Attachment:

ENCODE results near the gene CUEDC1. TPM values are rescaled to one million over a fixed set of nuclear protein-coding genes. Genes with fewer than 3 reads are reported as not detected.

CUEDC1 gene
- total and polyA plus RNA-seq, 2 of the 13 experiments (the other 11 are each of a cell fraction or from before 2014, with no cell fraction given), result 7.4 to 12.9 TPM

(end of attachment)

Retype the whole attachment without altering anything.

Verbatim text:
ENCODE results near the gene CUEDC1. TPM values are rescaled to one million over a fixed set of nuclear protein-coding genes. Genes with fewer than 3 reads are reported as not detected.

CUEDC1 gene
- total and polyA plus RNA-seq, 2 of the 13 experiments (the other 11 are each of a cell fraction or from before 2014, with no cell fraction given), result 7.4 to 12.9 TPM